Few startups start with ideas that turn into major successes right from the beginning. For most startups, at some point your company will need to change its course of action and correct its original idea, pitch, product or execution. There are several signs an entrepreneur can look for—such as performance metrics, market feedback, or the general mood at the office—which can help to determine if the company should continue in its original direction or try something new.
“Ideas are cheap but execution is hard,” says Scott Jacobson, managing director of Madrona Venture Group in Seattle. “As you hear market feedback, listen to customers and see how they experience your product, it’s not uncommon to have to consider the fact that you may not have nailed it on the first go, and be open-minded to a pivot.”
How do you know it is time? As part of the two part series of articles, the following are three of the six indicators that a pivot might be wise.
One piece works better than the whole
It is important to step back and see the real reason for the success of your business. As an example, StyleZen, a shopping site launched in 2011, was struggling to expand its user base. They could not figure out why they were spending so much to grow, so they started to experiment by creating in-house tool using Pinterest to increase followers and traffic. Before they knew, they had their “aha” moment. StyleZen was shut down and the team decided to pivot into new role: using technologies to help business leverage Pinterest as a marketing vehicle. What StyleZen did was recognizing the distinction by applying the bigger picture.
You misjudged the market
Many startups forge ahead believing the market is eager for whatever solution they are about to introduce, only to find that the target audience is not interested after all. It is not about finding the right users, it is about value proposition not generating sufficient interest for most to give it a try.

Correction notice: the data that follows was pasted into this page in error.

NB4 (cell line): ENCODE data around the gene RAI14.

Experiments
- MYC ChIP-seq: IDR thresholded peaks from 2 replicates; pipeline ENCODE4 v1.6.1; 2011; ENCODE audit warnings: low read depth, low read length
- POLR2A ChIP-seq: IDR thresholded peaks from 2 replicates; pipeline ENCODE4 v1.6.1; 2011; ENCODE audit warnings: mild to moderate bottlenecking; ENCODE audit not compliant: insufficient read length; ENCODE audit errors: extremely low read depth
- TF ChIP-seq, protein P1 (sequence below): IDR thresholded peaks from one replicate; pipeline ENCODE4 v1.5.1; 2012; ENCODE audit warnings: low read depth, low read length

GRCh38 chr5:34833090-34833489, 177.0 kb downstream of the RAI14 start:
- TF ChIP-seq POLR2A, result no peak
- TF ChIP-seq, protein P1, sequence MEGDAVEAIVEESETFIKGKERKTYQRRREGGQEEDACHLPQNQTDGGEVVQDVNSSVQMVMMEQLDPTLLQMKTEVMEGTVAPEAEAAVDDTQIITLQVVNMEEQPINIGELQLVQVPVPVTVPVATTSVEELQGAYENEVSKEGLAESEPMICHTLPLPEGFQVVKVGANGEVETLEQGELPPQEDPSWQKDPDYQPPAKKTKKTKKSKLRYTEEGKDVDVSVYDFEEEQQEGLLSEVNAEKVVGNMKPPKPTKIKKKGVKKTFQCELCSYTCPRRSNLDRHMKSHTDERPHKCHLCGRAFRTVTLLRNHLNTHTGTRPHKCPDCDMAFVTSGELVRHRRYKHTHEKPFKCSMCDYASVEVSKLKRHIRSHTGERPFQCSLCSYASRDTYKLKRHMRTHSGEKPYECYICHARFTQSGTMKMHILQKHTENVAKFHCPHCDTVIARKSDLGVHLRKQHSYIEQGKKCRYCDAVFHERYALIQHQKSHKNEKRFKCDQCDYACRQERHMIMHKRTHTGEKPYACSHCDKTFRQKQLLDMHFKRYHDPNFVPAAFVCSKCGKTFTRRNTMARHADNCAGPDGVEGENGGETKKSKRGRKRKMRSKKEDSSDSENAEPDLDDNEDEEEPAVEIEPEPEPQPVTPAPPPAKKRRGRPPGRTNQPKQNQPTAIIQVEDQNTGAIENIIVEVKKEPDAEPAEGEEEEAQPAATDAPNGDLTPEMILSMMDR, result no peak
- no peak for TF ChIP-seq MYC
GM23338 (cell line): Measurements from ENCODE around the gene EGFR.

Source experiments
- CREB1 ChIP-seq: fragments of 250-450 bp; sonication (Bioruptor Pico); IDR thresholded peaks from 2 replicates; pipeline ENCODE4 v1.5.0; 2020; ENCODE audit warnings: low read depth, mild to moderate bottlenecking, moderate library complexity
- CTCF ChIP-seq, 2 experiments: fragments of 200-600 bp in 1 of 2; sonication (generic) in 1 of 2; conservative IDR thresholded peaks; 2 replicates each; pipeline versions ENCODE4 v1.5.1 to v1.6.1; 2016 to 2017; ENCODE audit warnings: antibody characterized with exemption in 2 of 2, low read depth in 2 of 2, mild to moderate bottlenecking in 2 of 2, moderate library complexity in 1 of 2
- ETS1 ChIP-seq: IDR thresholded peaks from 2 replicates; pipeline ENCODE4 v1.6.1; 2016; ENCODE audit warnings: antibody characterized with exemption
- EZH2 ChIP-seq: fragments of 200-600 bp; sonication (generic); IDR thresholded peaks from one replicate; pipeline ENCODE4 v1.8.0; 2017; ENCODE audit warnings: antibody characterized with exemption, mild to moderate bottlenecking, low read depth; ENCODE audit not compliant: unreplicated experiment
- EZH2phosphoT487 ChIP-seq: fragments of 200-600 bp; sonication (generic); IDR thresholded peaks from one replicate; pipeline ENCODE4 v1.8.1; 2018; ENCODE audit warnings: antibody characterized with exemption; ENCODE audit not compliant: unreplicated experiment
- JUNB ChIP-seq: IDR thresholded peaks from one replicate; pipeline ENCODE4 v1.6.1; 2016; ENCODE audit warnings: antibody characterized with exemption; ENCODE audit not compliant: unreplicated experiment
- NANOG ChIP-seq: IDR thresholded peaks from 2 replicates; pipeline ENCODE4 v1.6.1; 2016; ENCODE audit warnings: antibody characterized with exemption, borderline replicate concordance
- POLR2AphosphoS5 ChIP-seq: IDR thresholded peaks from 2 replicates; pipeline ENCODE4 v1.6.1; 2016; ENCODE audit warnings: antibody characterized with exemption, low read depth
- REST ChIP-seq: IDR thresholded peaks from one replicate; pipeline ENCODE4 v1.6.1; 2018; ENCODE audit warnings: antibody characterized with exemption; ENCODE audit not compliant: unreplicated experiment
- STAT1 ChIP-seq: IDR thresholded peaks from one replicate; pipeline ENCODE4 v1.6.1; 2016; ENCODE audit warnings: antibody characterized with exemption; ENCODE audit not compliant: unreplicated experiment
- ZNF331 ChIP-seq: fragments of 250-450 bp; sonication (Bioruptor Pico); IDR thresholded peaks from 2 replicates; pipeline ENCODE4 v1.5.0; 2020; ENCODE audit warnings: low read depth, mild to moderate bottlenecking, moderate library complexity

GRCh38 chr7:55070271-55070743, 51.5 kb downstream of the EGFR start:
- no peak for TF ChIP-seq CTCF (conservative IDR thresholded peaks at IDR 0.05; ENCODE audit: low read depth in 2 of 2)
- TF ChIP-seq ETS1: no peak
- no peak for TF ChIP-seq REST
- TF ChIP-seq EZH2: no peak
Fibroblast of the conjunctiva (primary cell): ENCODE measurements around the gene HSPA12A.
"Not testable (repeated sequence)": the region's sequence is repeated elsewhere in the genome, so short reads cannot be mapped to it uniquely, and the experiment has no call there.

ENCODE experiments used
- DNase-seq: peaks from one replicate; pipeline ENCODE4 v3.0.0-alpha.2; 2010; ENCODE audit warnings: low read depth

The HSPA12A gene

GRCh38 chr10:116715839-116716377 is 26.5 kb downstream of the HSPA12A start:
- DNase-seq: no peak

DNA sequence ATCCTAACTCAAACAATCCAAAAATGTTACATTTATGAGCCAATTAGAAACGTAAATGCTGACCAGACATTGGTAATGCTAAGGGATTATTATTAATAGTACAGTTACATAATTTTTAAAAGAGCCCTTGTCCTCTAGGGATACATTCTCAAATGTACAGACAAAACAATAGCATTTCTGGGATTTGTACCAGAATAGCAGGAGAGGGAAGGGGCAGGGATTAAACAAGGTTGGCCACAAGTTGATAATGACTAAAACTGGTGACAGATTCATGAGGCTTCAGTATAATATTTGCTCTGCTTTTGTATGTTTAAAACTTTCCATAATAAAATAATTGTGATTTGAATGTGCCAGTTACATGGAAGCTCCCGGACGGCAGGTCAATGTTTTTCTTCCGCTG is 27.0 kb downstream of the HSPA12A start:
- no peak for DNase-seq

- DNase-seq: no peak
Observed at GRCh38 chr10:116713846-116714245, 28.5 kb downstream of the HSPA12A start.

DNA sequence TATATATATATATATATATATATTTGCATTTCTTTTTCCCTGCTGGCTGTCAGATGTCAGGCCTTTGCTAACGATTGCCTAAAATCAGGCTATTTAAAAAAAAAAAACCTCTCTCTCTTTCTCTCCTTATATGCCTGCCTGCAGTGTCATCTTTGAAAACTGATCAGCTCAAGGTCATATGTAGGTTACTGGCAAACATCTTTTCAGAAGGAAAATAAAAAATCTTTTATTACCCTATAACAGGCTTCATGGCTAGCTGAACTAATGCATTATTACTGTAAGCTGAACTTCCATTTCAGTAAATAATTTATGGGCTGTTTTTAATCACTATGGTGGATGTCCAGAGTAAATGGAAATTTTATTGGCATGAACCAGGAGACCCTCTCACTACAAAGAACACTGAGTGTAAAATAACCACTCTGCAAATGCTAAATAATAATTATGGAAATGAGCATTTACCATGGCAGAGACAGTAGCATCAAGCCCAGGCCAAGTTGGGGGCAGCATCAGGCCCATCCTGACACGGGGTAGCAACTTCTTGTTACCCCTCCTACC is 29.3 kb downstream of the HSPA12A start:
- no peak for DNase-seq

As an example, if your company offers some free-to-paid services and you find conversion rate from trial to purchase is low, it is a clear sign that your product or service is a “nice to have” option for consumers, as opposed to “need to have.” That might be a sign to pivot the product and find where it can best address a pain point that’s more compelling than the one currently being solved.
You’re missing industry standards
It’s important to know whether the sales cycle for your target customer is four to six months, or whether sales typically come in the form of a quick yes or no. If you find you are not getting the due results in that time frame, it is a pretty good red flag that you are outside the norm of the industry. After this happens for more than once or twice, you have to realize there is a problem and it needs to change.
For more, please visit: http://www.entrepreneur.com/article/229410
Thanks for reading, and until next time… stay WISE!